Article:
For Eight-inch Double-sided type: CONFIG :3 (SIZE=8,SIDES=2) 2. Next type: CONFIG (SAVE) The CONFIG command can also be used to set the LNW80 computer to inverse video on power up. This is done by typing CONFIG :0 (MODE=1) and then typing CONFIG (SAVE) To restore to standard video on power up, type: CONFIG :0 (MODE=0) and then: CONFIG (SAVE) For more details on the CONFIG command, refer to page 32 of the DOSPLUS 3.4 USER MANUAL. DOSPLUS 3.4 and LNWBASIC LNWBASIC is 100% compatible with DOSPLUS 3.4. In order to bring a program written in LNWBASIC to execute automatically, create a DO file using the BUILD command. For example, say we wanted to automatically power up and run a demonstration program called DEMO/LNW. First we would create a DO file like this: BUILD DEMO:0 After the system asks you to type in commands of 64 characters or less: LNWBASIC RUN "DEMO/LNW" Using the AUTO library command, now make the DO file execute on BOOT or power up: AUTO DO DEMO Now the demo program will run automatically when your DOSPLUS disk with LNWBASIC is booted. NEWDOS80 VERSION 2.0 BEFORE ATTEMPTING TO USE THIS OPERATING SYSTEM, READ THIS SECTION CAREFULLY! This operating system is by far the most powerful of the operating systems that will run on the LNW80 computer. It has so many options and features that it can leave many owners lost attempting to sift through the huge manual. The manual, like the operating system, is not intended for the first-time computer owner, and if you can read faithfully through the second page, you are instructed to spend a couple of hours reading through the manual before even touching the diskette. It is the first 50 pages in the manual that provide the key to the operation of the DOS, and we recommend that you slowly read through these first two sections before even attempting to use the DOS. NEWDOS80 System Configuration When using NEWDOS80 V2 at the high CPU speed (HIGH/LOW UP and AUTO SWITCHING DOWN) the SYSTEM option BJ must be set to 3. In order to set this, boot a copy of the MASTER system disk (not write protected) with the HIGH/LOW switch set to the low position. Type: SYSTEM,0,BJ=3 Now RESET your computer again before proceeding. You may now use this system disk (or copies made from it) with the HIGH/LOW switch set to the high position (mandatory for 8 inch drives). Disk Drives and NEWDOS80 Version 2.0 NB: Proper 8 inch operation requires that ZAPS up to and including 047 must be applied to the NEWDOS80 system disk. If you are in doubt, contact Apparat Inc. or your computer dealer. LNW Research cannot distribute this zap information. Also, since proper electrical configuration of your drives must be assured BEFORE proceed, you must have operated your drives under DOSPLUS 3.4 before attempting to use any other operating system. NEWDOS80 2.0 allows the programmer a tremendous degree of flexibility in choosing the type of disk drive to be used with the system. Disks can be set as single-density, double-density, any number of tracks, 5-1/4 and 8 eight-inch, single or double-sided. Configuring the operating system such that it knows what type of drives you have connected to your LNW80 is accomplished with the PDRIVE library command. This is a more complex form of the CONFIG command in DOSPLUS. Section 2.37, on pages 2 - 33 of the NEWBOS80 manual, details just how to use this command. You will notice that LNW has its own interface setting TI=E. This means that although your system will boot with the TI=A setting, as set on the diskette supplied from Apparat, in order to use double-density or 8 inch disk drives, the TI=E flag must be set for ALL of the drives (all 10 of them) REGARDLESS of whether or not you have a drive at that position. Double-density, single-density, 5 inch, 8 inch, single-sided, dual-sided system disks can be made by correctly setting the PDRIVE specification and using the correct form of the COPY command. To simplify things a bit, the following sections will illustrate just how to make some of the most common forms of SYSTEM as well as DATA disks. Backing Up Before proceeding, lets make sure that we have made a "back-up" of our one and only copy of the NEWDOS80 V 2 SYSTEM DISK. How to make a backup is found on pages 1 - 4. Since there is no BACKUP command, the COPY command is used: for SINGLE drive system configuration COPY,0,0,,FMT,USD for MULTIPLE drive configuration COPY,0,l,,FMT,USD Now, using the backup copy of the operating system, a double-density system disk can be made. Making a NEWDOS80 2.0 Double Density 5-1/4" System Disk The NEWDOS80 VERSION 2.0 system disk comes in single-density format and requires that a DOUBLE-DENSITY SYSTEM DISK be created using the procedure which follows. Read the section in the NEWDOS80 2.0 manual on PDRIVE specification (pages 2 Ė 33) before proceeding, and do not attempt to create a double-density system disk without reading the following instructions. Going to double-density is not as simple as just changing the pdrive specifications for your single-density diskette. A NEW diskette must be created! Instructions l. Insert the backup NEWDOS80 system disk into drive 0 and put the master system disk away. 2. After each of the following commands in STEP 3,the system will respond by listing the PDRIVE specifications for all drives and also print an error message. Wait for the NEWDOS80 READY prompt and then type in the next command. Do not reset the computer until instructed to. Resetting the computer with an error in the PDRIVE specifications will result in the destruction of your system diskette. 3. Type in the following commands and then return : PDRIVE 0,0,TI=E,TC=40 PDRIVE 0,l,TI=EK,TD=E,TC=39,SPT=18 PDRIVE 0,2=0 PDRIVE 0,3=0 PDRIVE 0,4=0 PDRIVE 0,5=0 PDRIVE 0,6=0 PDRIVE 0,7=0 PDRIVE 0,8=0 PDRIVE 0,9=0,A The error message should disappear after the last entry is made. If it does not, redo the entire procedure, exercising more care this time. Once this process is complete, the DOUBLE DENSITY system disk can be generated. Multiple Drive Systems 1. Insert a blank diskette in drive 1 2. Type COPY 0 1,,CBF Type "Y" to FORMAT prompt and "Y" to the SYSTEM 0 prompt. Enter return to the DESTINATION DRIVE prompt. 3. When the copy is done, type DIR :1 You should be able to verify that there are considerably more granules (grans) free on the new double-density disk than on the single-density system disk in drive 0. 4. Remove the system disk from drive 0 and replace it with the newly created double-density system disk from drive 1. Press RESET and now the double-density disk should boot. Type: PDRIVE 0 Notice that the pdrive specifications for both drive 1 and drive 0 are the same (double-density). Single Drive Systems With the system disk in drive 0 type: COPY,0,0,,FMT,USD,CBF,DPDN=l The system will instruct you when to remove the source disk and insert the destination (blank) disk. Follow as instructed, remembering that your original diskette is the source and the blank diskette is the destination diskette. Usa great care not to become confused as to which disk is which since you will have to do this several times. When the copy is complete, replace the system disk in drive 0 with the destination diskette and reset the system. Type DIR . More grans should be available on this newly created disk. Special Note NEWDOS80 2.0 does not have automatic density recognition as does DOSPLUS 3.3D, 3.4 and the zaps from CIRCLE J. This means that if you would like to look at the directory or copy files to and from or execute a file from a single-density diskette, you cannot do it without first changing the PDRIVE specifications on your NEWDOS80 2.0 drive 0 disk. Automatic density recognition for NEWDOS80 2.0 is available from TAS (The Alternate Source, 704 North Pennsylvania Ave., Lansing, MI., 48906 (517) 482-TAS0) under the product name of DDSD/CMD. Without this program, switching PDRIVE specifications manually can be done by typing: PDRIVE 0,1=3,A This assumes that drive 1 is the drive that the single-density disk will be inserted into. To change back to double-density on drive 1, simply type: PDRIVE 0,1=0,A This sets (or equates) the pdrive specifications for drive 1 to be the same as drive 0 (double-density). Other Types of Drives NEWDOS80 supports any type of disk drive from single-sided, single-density five inch to dual-sided eight-inch double-density. Even system disks can be made on any drive type. This flexibility offers potential problems for the uninitiated owner. The following should help clear up some possible points of confusion: Double-sided Disk Drives Going to dual-sided disk drives is similar to upgrading to double-density. A NEW diskette must be created using the correct PDRIVE spec. Eight-inch Disk Drives For proper double-density operation, the HIGH/LOW key on the keyboard must be UP and the AUTO SWITCHING control on the I/0 panel. By setting the PDRIVE specs as listed below, eight-inch system or data disks can be made. Making an Eight-inch System Disk with NEWDSO80 An eight-inch single or double-sided, single or double-density system disk can be created from the NEWDOS80 system disk created above (with NO write-protect tab). The following example assumes that an eight-inch drive is on drive 2 and a five-inch drive is on drive 0. 1. Depending on which type of disk you want to create type one of the following: For Single-density, 77 Track, Single-sided Eight-inch type: PDRIVE,0,2,TI=EH,TD=B,TC=77,SPT=l7,TSR=3,GPL=3,DDSL=17,DDGA=6 For Single-density, 77 Track, Double-sided Eight-inch type: PDRIVE,0,2,TI=EH,TD=D,TC=77,SPT=34,TSR=3,GPL=3,DDSL=17,DDGA=6 For Double-density, 77 Track, Single-sided Eight-inch type: PDRIVE,0,2,TI=EHK,TD=F,TC=76,SPT=30,TSR=3,GPL=3,DDSL=17,DDGA=4 For Double-density, 77 Track, Double-sided Eight-inch type: PDRIVE,0,2,TI=EHK,TD=H,TC=76,SPT=60,TSR=3,GPL=3,DDSL=17,DDGA=4 2. The complete PDRIVE table should have been displayed. If an error was indicated, then either you do not have the proper PDRIVE settings OR you do not have ZAPS up to and including 047 installed on your system disk. 3. RESET the computer. 4. Install a blank 8 inch disk in drive 2 and type: COPY,0,2,,CBF,NDMW,FMT 5. Once the format and copy are complete, this new eight-inch disk drive can be booted by: a. Changing the drive select such that an eight-inch drive is set for drive 0. b. Change the position of the 5/8 switch on the LNDOUBLER 5/8 circuit board inside the LNW80 such that it is set to the 8 position. This means the switch lever faces AWAY from the floppy disk connector. c. Reset the computer (make sure that the computer has had power applied for at least 10 seconds). 77 or 80 Track 5-1/4 Inch Drives and NEWDOS80 If you have ONLY this type of drive, a special system disk must be obtained from Apparat since the standard 35 track diskette cannot be used as a system disk on reset. List of the Most Common NEWDOS80 PDRIVE Specifications System Disks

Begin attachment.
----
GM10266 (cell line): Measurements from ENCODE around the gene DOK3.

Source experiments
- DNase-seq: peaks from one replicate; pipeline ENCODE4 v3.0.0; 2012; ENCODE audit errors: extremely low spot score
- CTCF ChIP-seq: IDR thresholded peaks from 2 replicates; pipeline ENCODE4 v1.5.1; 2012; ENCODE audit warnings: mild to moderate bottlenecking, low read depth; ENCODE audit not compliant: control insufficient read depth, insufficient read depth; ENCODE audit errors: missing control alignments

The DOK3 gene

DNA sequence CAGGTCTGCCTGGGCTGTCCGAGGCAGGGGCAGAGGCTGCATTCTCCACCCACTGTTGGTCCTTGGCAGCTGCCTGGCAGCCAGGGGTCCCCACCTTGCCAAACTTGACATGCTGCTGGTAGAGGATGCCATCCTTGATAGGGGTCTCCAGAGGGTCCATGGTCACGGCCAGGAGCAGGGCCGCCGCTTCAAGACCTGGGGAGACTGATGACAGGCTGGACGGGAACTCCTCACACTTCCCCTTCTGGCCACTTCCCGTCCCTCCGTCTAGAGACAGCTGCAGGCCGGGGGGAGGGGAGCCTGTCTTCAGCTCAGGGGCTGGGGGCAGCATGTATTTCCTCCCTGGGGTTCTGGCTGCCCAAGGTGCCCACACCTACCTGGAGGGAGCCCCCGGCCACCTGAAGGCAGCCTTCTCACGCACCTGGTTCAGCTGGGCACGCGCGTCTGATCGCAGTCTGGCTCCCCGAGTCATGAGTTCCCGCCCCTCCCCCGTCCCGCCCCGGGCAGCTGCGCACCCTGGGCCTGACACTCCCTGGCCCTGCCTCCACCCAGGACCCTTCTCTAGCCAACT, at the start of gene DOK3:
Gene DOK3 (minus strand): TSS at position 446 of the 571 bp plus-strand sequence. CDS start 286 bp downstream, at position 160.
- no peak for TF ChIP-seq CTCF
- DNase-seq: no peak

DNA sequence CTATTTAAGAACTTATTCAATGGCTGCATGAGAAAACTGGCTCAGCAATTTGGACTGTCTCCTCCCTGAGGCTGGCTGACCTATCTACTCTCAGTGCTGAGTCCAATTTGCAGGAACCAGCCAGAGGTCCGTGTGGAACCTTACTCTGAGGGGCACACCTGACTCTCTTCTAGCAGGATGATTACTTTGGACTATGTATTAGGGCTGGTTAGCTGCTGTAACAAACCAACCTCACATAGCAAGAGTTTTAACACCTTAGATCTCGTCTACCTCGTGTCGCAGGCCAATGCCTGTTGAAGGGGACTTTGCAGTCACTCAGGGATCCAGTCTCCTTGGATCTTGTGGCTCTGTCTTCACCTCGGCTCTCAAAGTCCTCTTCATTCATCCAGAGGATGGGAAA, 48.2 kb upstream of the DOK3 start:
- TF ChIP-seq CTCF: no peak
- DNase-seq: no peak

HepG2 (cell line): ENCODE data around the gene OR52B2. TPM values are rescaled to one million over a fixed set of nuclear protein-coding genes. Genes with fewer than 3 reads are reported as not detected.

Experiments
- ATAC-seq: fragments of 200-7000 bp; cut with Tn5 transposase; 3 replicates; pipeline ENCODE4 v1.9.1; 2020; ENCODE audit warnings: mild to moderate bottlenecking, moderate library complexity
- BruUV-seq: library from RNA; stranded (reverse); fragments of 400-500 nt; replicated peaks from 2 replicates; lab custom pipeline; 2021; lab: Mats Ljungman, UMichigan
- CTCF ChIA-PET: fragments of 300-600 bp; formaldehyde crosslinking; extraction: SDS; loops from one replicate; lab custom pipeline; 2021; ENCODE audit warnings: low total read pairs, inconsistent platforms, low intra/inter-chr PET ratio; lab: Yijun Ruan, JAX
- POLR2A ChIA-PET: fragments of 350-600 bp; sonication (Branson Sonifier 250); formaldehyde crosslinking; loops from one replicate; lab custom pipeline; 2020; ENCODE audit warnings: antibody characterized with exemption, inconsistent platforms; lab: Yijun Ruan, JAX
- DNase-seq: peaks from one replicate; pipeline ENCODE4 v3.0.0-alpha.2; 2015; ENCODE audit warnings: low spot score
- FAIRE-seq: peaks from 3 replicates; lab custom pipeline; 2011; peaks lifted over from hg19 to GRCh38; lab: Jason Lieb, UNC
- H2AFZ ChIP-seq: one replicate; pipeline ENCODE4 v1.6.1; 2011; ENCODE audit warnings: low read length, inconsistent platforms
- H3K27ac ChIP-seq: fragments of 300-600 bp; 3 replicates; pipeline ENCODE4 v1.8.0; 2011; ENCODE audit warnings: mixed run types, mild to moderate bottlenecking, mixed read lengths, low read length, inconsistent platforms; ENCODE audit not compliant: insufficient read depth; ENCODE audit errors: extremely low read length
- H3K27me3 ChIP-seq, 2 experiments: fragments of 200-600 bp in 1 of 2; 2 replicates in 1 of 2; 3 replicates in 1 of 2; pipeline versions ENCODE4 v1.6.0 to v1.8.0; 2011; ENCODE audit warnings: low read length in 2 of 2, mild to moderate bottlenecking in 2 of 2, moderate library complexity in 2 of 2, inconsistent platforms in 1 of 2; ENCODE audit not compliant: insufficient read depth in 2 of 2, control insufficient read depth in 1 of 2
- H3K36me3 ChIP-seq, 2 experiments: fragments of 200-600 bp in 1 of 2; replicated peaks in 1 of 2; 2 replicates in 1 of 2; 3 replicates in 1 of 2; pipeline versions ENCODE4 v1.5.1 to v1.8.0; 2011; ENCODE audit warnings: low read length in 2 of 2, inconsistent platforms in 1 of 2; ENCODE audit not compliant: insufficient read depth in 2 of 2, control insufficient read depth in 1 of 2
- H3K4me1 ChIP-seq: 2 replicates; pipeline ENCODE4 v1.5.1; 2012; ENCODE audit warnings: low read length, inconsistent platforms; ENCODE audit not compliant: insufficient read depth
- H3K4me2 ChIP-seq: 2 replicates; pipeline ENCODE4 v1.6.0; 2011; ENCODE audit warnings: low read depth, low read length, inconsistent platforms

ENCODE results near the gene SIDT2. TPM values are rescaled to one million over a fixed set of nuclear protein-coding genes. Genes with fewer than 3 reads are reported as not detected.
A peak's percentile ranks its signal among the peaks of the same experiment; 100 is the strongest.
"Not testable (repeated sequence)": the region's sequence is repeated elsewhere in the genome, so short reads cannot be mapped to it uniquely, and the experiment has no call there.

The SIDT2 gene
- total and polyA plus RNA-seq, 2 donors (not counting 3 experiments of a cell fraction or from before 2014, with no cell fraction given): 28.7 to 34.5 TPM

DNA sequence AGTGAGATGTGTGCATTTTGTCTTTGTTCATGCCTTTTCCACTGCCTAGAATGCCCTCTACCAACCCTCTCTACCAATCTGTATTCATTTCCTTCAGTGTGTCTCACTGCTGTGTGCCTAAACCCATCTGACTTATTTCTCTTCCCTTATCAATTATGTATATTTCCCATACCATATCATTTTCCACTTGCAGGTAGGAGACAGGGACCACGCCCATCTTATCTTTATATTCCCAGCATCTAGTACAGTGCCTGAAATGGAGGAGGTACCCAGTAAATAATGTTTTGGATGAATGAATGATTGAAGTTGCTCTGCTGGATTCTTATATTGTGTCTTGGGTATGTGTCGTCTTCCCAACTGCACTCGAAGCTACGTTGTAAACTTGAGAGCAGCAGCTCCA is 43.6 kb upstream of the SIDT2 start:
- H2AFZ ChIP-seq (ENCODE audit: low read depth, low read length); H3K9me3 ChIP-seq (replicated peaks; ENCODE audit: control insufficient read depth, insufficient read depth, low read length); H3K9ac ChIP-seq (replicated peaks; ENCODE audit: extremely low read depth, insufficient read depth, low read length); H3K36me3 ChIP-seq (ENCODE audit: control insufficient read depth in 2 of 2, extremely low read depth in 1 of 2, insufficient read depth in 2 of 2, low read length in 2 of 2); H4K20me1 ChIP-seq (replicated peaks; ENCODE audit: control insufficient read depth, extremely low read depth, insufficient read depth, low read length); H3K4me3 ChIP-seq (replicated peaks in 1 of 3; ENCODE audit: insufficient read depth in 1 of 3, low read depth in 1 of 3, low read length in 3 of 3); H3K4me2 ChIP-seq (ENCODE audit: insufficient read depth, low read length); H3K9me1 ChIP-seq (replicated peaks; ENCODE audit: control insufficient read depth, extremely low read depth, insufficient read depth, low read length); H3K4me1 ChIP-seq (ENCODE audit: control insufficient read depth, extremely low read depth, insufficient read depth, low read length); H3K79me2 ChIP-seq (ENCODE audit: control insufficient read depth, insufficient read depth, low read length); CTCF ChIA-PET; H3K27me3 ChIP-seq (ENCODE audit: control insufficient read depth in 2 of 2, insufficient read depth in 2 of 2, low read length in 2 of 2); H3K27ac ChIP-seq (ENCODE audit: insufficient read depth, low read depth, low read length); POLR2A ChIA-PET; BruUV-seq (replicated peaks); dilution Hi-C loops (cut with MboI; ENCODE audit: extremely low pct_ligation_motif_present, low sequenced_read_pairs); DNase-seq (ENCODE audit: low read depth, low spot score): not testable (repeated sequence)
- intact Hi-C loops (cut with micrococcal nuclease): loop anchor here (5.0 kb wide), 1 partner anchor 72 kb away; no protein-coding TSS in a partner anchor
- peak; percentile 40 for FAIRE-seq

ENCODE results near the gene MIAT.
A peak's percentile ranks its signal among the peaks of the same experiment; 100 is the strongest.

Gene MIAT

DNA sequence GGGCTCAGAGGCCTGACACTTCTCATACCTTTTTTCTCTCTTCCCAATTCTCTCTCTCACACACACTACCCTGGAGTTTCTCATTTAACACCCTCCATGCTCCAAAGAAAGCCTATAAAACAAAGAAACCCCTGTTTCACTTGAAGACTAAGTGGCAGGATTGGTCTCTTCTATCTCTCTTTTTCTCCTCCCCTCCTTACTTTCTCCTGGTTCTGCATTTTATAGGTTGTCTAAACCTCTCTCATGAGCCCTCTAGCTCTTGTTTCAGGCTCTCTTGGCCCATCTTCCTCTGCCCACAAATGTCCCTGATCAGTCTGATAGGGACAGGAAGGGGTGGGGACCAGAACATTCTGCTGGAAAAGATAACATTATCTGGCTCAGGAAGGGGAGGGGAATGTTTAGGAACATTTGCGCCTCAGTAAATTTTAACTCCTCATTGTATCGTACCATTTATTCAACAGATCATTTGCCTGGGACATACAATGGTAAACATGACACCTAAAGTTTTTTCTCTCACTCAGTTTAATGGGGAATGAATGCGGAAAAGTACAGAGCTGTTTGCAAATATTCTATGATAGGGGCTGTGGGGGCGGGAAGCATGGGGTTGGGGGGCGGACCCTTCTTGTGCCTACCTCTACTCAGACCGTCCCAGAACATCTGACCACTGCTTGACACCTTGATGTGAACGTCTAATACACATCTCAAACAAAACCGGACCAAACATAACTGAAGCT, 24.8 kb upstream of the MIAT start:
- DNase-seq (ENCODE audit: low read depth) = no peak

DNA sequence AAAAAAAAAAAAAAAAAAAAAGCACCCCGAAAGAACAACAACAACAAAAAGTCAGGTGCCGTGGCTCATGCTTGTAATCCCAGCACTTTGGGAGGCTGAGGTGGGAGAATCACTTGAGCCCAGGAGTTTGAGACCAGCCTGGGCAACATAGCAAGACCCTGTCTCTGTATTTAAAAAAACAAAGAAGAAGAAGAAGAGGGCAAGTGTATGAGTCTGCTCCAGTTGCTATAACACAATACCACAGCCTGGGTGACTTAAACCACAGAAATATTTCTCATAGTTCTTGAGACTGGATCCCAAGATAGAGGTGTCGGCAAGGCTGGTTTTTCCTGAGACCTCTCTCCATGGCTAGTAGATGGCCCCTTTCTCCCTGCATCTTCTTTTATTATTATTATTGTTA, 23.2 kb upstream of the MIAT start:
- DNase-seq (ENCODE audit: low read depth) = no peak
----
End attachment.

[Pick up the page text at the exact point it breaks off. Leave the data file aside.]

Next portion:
SIZE DENSITY TRACKS SIDES TI TD TC SPT TSR GPL DDSL DDGA